Stay informed of the latest progress in canine health research.
We need your support to fund research that helps dogs live longer, healthier lives.
The AKC Canine Health Foundation (CHF) and the Golden Retriever Foundation (GRF) embark on a new journey of finding answers to canine cancer by announcing the joint funding of nearly $1.5 million in canine cancer research. The Foundations have worked together to select two outstanding canine cancer research projects that will potentially make real progress in the fight against canine cancer. The research results are expected to significantly improve the understanding and diagnosis of canine cancer so that dogs live longer, healthier lives.
“These grants are an exciting step forward in the field of cancer research for dogs,” said Dr. Shila Nordone, CHF’s Chief Scientific Officer. While the research grants will primarily focus on Golden Retrievers, both projects emphasize a better understanding of the mechanism of how cancer begins and spreads, resulting in research that will be applicable across all breeds of dogs. Nordone added that, “These results will have a One Health application, impacting human medicine as well.”
The research will be conducted through a collaborative team effort of top scientists, bringing unique synergy of talent and resources together for a greater outcome. Throughout all fields of science collaborative grants are now believed to be critical to drive scientific discovery from the bench to the bedside faster and more cost effectively. According to Dr. Chand Khanna, DVM, PhD, of the Pediatric Oncology Branch of the National Cancer Institute, “Given the imperative to deliver scientific advances to patients, there is an increasing need for the development of collaborative research efforts that include a diversity of perspectives from basic and clinical research.” The grants chosen for funding meet this new research paradigm. In addition, a portion of the funded research will be done in cooperation with the animal health industry with the hope of driving diagnostic tests and novel therapeutic products to market faster and more efficiently.
The two funded teams will commence their work later in 2013 with anticipated completion dates in 2016. Dr. Jaime Modiano of the University of Minnesota, Dr. Matthew Breen of North Carolina State University and Dr. Kerstin Lindblad-Toh of The Broad Institute of MIT and Harvard will focus their efforts on the establishment of genetic risk alleles, defining the gene expression profile and the role of cellular activation in lymphoma and hemangiosarcoma. Dr. Jeffrey Bryan of the University of Missouri, Dr. Anne Avery of Colorado State University and Dr. Heather Wilson-Robles of Texas A&M University will focus on discovery of novel protein, blood and epigenetic biomarkers to enhance diagnosis and treatment of cancer in dogs. To read summaries of the grants, visit: http://www.akcchf.org/research/funded-research/collaborative-cancer-awards.html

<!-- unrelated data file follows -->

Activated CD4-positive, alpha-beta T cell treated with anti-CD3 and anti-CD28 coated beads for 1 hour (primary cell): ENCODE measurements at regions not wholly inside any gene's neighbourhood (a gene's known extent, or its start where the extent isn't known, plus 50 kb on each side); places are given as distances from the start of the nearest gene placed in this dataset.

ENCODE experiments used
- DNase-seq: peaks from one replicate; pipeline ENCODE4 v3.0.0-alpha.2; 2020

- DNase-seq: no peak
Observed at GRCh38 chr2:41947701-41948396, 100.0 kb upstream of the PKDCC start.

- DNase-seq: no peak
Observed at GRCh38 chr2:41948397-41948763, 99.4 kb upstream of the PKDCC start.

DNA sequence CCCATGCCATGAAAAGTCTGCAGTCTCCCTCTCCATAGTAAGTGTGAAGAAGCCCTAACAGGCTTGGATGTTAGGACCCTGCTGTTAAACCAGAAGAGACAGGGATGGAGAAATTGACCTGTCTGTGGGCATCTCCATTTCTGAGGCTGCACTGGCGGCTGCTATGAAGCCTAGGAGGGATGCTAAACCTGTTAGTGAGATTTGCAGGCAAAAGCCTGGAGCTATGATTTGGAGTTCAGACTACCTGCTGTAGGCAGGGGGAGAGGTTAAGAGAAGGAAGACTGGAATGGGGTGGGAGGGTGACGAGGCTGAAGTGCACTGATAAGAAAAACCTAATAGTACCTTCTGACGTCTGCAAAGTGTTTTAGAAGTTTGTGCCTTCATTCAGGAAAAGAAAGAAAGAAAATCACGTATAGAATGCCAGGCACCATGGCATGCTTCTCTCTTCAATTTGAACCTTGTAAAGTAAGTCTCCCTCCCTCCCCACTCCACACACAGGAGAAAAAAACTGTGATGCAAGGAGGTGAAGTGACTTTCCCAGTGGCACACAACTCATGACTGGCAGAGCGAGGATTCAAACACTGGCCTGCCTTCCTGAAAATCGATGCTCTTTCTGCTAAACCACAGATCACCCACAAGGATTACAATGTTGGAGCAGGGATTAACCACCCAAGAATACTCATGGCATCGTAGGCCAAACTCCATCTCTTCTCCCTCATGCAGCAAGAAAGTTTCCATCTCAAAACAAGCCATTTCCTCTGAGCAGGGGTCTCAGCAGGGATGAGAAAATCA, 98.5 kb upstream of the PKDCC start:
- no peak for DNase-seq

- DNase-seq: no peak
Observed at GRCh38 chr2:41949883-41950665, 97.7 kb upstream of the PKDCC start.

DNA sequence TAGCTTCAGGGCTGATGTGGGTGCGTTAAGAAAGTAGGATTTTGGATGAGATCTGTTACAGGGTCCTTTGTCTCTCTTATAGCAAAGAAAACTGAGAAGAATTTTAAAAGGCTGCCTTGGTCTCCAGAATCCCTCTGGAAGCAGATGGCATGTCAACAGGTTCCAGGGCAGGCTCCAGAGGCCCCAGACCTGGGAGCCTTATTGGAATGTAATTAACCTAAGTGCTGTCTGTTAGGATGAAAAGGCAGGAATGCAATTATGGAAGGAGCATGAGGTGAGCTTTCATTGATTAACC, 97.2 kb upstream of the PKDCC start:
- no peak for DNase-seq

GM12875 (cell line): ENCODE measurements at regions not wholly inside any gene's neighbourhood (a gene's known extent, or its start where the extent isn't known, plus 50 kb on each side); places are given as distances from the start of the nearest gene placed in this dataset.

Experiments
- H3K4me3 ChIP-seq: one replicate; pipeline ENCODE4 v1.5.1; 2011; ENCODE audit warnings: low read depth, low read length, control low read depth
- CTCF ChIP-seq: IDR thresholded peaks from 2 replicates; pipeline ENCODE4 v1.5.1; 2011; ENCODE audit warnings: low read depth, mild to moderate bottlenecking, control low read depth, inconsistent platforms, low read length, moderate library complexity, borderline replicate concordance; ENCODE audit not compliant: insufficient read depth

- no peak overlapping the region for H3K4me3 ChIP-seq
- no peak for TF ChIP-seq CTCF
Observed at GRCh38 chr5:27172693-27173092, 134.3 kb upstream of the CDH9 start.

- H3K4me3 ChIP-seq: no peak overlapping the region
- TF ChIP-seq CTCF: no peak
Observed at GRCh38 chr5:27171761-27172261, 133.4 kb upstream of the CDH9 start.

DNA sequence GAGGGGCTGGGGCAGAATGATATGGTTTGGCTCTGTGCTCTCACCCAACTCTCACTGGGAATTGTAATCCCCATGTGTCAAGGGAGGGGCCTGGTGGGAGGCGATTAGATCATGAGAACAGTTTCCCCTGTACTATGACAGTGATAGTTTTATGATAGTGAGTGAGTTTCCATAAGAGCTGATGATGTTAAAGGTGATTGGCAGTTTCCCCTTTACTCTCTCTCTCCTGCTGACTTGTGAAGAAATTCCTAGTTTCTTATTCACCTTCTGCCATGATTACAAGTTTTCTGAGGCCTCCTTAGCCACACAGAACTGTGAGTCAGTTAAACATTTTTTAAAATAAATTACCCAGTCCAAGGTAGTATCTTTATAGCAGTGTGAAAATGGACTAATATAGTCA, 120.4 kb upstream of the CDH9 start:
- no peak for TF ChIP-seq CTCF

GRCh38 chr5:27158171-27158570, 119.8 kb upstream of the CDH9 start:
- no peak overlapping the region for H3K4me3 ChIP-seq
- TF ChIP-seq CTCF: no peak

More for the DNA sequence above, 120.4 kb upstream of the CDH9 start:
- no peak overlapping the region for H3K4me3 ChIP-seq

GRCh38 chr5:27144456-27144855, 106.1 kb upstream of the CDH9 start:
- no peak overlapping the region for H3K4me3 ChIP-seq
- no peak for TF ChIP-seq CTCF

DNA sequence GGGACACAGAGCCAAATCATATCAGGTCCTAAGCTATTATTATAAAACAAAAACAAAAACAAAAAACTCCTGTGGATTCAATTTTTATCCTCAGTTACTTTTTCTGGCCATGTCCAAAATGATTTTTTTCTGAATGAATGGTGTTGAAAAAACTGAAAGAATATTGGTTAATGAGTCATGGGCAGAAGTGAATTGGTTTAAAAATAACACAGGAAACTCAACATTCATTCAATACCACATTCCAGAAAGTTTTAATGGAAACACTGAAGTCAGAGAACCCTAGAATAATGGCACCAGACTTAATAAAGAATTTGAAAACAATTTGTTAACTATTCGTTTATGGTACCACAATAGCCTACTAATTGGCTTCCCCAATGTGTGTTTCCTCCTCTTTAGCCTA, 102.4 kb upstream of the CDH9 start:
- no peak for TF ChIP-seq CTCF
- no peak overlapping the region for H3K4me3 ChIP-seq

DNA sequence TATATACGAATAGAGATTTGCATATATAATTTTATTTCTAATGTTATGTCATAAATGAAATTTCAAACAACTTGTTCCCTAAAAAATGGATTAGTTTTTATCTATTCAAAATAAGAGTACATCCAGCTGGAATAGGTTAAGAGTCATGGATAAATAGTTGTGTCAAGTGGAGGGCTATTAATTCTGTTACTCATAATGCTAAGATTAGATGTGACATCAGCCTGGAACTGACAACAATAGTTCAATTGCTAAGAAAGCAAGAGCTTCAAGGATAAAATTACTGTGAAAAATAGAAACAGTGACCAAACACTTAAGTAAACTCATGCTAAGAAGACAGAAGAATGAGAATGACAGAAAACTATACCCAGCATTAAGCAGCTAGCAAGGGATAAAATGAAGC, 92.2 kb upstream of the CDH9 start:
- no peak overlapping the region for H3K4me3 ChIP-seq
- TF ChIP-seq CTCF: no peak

The process, from the initial partnership between CHF and the GRF to the selection of these research teams was a three year undertaking. Submitted applications were required to include at least three component projects and were reviewed by the foremost experts in the field of veterinary oncology. The partnership between CHF and the GRF is an exciting avenue in canine cancer research. “Working with the GRF on this critical funding program has been a productive and enjoyable effort from start to finish,” said Nordone. Nancy Talbott, president of the Golden Retriever Foundation added, “We are excited to see the results from this funded research and we are confident the results will help move canine cancer research forward in a meaningful way.”
Dog lovers are encouraged to support these grants. Donations to CHF can be made at http://support.caninehealthfoundation.org/cancer and dog clubs or organizations that wish to sponsor these grants should contact firstname.lastname@example.org. Donations to the GRF can be made at http://goldenretrieverfoundation.org/Donatetoday.php. Donations to these grants will make a substantial impact on canine cancer research, helping all dogs live longer, healthier lives.
The AKC Canine Health Foundation (CHF) and our corporate alliance, Zoetis, are pleased to bring you another installment in a podcast series devoted to canine reproduction education for pet owners, breeders, and veterinarians.
In this podcast we discuss whelping and dystocia with Dr. Cindy O’Connor of Slade Veterinary Hospital in Framingham, MA. Dr. O’Connor received her DVM from the University of Wisconsin-Madison and completed an internship in small animal medicine and surgery at the Animal Medical Center in New York. After her internship, she pursued specialty training in the area of veterinary medical genetics, pediatrics, and reproduction at the University of Pennsylvania’s School of Veterinary Medicine and became a board certified specialist in veterinary reproduction.